At the heart of the ransomware phenomenon is a misalignment of economic and policy incentives that allow criminals to operate successfully and with impunity. Since addressing the problem most often falls to its victims, many have paid up to mitigate damage. There are growing calls for businesses to be banned from paying ransoms. But these calls outright fail to capture what is an enormously complicated policy issue.
Our military systems are vulnerable. We need to face that reality by halting the purchase of insecure weapons and support systems and by incorporating the realities of offensive cyberattacks into our military planning.
Though few African states can compete with the world’s major cyber powers, the region is not inherently more susceptible to state-sponsored cyber threats. Like other regions, Africa faces its own series of opportunities and challenges in the cyber domain. For now, low levels of digitization limit the exposure of many countries in comparison to the world’s more connected, technology-dependent regions. As internet-penetration rates increase, African states can draw on established good practices, international partnerships, and regional cooperation to identify, prevent, and respond to state-sponsored cyber espionage or sabotage of critical infrastructure.
Describing the SolarWinds breach as an “act of war” risks leading U.S. policymakers toward the wrong response.
Liberal democracies are engaged in a persistent, asymmetric competition with authoritarian challengers that is playing out in multiple, intersecting domains far from traditional battlefields, and the information space is a critical theater. How can democratic societies navigate authoritarian efforts to weaponize information, exploiting the openness of liberal societies? What efforts can be taken to build resilience to authoritarian information manipulation?
Beijing has exploited search engine results to disseminate state-backed media that amplify the Chinese Communist Party’s propaganda. As we demonstrate in our recent report, users turning to search engines for information on Xinjiang, the site of the CCP’s egregious human rights abuses of the region’s Uyghur minority, or the origins of the coronavirus pandemic are surprisingly likely to encounter articles on these topics published by Chinese state-media outlets.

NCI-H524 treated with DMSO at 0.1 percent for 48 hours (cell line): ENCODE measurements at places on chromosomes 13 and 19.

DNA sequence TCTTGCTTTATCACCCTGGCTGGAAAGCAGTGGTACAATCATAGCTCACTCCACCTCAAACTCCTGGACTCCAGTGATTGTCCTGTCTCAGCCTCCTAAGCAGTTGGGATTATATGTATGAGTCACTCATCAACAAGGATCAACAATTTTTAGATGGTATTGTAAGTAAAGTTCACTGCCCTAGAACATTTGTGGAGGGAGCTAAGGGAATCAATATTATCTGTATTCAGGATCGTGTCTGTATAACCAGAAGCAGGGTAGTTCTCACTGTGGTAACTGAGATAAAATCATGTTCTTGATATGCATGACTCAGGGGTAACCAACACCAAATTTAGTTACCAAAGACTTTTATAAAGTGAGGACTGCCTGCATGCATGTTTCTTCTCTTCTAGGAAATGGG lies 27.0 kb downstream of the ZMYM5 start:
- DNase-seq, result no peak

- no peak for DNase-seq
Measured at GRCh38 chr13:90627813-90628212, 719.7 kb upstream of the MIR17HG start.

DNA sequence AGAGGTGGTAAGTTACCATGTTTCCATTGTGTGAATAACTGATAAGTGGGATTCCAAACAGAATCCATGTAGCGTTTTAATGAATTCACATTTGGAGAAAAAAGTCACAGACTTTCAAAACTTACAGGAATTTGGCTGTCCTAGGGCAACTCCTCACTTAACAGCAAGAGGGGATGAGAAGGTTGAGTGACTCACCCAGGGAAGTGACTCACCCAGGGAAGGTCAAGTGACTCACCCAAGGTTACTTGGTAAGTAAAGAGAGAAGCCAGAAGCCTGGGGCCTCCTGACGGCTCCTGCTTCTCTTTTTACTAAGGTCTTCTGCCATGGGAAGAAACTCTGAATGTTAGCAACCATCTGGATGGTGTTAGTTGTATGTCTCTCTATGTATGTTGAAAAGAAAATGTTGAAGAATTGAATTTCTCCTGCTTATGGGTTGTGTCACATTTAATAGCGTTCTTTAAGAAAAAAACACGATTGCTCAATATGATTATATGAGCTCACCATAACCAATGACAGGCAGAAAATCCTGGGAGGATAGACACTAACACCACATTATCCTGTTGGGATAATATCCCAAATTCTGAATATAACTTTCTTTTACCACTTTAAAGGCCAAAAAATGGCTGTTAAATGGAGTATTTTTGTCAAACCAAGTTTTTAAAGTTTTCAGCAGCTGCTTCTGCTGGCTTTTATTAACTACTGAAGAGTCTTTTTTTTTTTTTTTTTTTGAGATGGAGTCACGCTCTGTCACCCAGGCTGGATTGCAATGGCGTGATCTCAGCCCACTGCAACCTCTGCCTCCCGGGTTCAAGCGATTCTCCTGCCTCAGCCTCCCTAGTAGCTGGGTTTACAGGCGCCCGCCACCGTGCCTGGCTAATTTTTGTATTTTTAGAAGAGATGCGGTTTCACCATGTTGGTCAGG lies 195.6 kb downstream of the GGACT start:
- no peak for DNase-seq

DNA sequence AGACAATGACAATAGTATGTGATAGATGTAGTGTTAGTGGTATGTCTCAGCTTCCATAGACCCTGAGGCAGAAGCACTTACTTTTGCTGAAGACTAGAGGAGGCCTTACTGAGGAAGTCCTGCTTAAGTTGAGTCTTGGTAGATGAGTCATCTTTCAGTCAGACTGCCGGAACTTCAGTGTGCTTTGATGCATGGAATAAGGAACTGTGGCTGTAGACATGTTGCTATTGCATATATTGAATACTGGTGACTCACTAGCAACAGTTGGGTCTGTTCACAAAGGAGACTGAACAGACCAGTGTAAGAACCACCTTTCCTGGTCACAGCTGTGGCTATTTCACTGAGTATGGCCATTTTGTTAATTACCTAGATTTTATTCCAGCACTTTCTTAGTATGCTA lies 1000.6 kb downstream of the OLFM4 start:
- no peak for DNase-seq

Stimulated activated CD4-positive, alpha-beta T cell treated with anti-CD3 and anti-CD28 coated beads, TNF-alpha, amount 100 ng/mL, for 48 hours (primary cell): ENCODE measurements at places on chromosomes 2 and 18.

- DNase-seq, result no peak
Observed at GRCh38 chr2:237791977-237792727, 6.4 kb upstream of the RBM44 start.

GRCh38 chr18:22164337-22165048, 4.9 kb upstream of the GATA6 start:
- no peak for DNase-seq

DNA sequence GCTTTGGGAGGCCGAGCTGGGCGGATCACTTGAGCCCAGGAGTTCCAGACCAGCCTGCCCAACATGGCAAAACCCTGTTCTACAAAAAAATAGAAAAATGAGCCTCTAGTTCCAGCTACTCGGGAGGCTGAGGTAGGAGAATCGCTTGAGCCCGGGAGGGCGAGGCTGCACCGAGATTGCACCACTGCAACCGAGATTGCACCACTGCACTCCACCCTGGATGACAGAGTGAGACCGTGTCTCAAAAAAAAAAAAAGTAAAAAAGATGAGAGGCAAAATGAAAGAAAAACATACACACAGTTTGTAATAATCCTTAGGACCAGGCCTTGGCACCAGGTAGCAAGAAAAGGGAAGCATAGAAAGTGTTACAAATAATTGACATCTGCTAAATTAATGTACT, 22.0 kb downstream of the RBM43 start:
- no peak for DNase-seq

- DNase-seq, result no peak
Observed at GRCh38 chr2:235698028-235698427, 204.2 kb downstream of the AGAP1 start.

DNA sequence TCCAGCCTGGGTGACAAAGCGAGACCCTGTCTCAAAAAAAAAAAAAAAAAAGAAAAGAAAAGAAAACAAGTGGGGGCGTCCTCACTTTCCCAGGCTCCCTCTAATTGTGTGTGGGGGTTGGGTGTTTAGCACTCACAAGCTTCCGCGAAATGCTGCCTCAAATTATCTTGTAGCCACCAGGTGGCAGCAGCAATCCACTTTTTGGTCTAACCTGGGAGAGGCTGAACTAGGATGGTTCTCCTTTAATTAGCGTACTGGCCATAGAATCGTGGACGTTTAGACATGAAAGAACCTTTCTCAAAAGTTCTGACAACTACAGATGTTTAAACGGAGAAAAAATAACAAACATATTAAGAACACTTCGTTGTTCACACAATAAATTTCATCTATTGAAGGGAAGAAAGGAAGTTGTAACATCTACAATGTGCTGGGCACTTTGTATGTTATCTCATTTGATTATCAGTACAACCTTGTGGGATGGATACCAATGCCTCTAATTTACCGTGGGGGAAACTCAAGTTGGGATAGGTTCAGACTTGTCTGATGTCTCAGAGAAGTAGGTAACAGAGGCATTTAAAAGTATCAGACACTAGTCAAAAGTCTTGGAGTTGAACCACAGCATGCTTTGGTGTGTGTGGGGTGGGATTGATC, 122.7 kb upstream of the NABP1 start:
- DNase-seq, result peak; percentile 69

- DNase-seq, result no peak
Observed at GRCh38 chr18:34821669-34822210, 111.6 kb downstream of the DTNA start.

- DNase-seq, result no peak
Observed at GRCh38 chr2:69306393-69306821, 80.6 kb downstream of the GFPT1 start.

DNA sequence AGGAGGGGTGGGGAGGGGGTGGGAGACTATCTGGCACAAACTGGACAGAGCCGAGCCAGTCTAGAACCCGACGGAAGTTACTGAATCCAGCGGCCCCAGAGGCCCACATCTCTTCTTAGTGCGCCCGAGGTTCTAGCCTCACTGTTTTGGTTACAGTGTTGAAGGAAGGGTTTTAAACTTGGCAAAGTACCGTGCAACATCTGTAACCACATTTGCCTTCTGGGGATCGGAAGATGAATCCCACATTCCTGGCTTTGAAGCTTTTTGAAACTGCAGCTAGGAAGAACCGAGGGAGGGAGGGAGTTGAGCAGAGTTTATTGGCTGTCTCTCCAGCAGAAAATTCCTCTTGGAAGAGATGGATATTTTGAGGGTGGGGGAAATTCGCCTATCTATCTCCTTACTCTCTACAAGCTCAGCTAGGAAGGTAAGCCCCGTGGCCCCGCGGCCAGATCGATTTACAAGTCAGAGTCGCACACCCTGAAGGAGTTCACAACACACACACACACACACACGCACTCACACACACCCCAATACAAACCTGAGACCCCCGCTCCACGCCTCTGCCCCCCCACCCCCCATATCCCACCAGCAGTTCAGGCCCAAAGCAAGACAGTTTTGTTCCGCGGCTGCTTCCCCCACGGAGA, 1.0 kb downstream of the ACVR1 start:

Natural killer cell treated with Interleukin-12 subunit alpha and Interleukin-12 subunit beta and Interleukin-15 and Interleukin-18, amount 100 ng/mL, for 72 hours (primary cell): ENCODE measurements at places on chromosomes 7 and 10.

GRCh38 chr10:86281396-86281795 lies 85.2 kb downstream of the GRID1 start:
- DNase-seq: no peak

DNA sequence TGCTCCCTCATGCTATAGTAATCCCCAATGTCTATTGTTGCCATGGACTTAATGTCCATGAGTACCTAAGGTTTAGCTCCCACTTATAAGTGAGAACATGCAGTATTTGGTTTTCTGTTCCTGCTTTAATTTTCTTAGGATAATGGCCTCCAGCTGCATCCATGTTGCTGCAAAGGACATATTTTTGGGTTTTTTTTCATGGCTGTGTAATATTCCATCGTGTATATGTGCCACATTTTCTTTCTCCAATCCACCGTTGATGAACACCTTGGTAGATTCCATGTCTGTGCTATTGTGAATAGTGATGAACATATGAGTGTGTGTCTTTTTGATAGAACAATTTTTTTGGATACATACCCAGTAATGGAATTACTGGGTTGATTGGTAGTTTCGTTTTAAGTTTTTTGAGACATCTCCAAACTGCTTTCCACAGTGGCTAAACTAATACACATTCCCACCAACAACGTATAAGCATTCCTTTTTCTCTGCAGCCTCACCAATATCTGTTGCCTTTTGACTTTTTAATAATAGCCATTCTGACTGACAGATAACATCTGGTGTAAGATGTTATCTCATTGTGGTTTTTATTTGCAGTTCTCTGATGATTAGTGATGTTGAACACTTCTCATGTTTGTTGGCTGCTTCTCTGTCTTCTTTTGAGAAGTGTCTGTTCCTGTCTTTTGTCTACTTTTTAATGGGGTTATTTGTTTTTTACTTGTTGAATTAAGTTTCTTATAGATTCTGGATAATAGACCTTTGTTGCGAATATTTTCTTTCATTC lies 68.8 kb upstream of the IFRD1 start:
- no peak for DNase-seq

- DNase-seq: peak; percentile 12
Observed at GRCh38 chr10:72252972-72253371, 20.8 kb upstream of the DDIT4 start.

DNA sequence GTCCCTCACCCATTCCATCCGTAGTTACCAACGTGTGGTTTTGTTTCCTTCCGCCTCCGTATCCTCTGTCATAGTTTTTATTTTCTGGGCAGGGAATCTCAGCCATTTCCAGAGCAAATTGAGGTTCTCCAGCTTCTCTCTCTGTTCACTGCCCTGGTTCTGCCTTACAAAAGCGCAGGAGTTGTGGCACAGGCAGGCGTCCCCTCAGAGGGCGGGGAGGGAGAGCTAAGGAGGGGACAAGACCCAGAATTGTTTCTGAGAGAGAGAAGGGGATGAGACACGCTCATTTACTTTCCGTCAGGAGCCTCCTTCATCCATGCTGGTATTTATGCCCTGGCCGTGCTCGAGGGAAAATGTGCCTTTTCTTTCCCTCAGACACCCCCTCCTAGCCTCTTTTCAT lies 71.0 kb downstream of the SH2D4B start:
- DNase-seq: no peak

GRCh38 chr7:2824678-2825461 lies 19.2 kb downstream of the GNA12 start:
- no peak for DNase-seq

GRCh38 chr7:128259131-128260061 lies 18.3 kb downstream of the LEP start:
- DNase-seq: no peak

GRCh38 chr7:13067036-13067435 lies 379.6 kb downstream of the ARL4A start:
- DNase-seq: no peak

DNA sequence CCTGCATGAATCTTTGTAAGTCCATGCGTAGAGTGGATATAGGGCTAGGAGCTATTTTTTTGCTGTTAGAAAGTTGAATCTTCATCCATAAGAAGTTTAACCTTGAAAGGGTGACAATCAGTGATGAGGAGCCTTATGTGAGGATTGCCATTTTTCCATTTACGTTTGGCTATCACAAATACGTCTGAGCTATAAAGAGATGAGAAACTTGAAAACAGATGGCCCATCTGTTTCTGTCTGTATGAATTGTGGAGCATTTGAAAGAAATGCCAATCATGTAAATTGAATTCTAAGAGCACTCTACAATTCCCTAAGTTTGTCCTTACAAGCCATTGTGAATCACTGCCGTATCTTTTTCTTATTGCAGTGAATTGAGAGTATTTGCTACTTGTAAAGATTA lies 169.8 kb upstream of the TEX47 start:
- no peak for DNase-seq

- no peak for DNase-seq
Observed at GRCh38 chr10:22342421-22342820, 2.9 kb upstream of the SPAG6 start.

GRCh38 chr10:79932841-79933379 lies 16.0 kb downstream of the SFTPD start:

As the war in Ukraine unfolds, Russian propaganda about the conflict has gotten a boost from a friendly source: government officials and state media out of Beijing.
The Kremlin has seized on a fresh piece of disinformation to justify its invasion of Ukraine: that the United States is funding biological weapons there. Popular podcasters in the United States have repeated and promoted it for their own purposes.
Samantha Lai is joined by Jessica Brandt and Emerson Brooking to discuss the roles of technology and disinformation in the Russian invasion of Ukraine, and how social media companies and the American government have responded. They also discuss the precedents being set for the future of the global internet.
As U.S. and European diplomats scramble to try to stave off another Russian invasion of Ukraine, another major player is capitalizing on the crisis to advance its geopolitical interests: China.
As the information domain becomes an increasingly active and consequential realm of state competition, China and Russia have developed sophisticated information strategies to advance their geopolitical interests, and their playbooks are evolving.
The decision to delay the launch of the Alliance for the Future of the Internet offers the Biden administration an opportunity to better ground it in existing human rights norms. If established thoughtfully, the alliance could play an important role in pushing back on autocratic efforts to reshape the internet into an instrument of state control.
Autocracies and democracies have competing visions of what the global online landscape should look like. U.S. President Joe Biden's Summit for Democracy is an opportunity to take an assertive stance against disinformation and the suppression of independent media.
Facebook whistleblower Frances Haugen delivered damning testimony to lawmakers in Washington, London, and Brussels. In addition to creating a public relations crisis for the social media giant, Haugen's revelations have also resulted in a less expected outcome: Russian propagandists using her testimony for their own ends.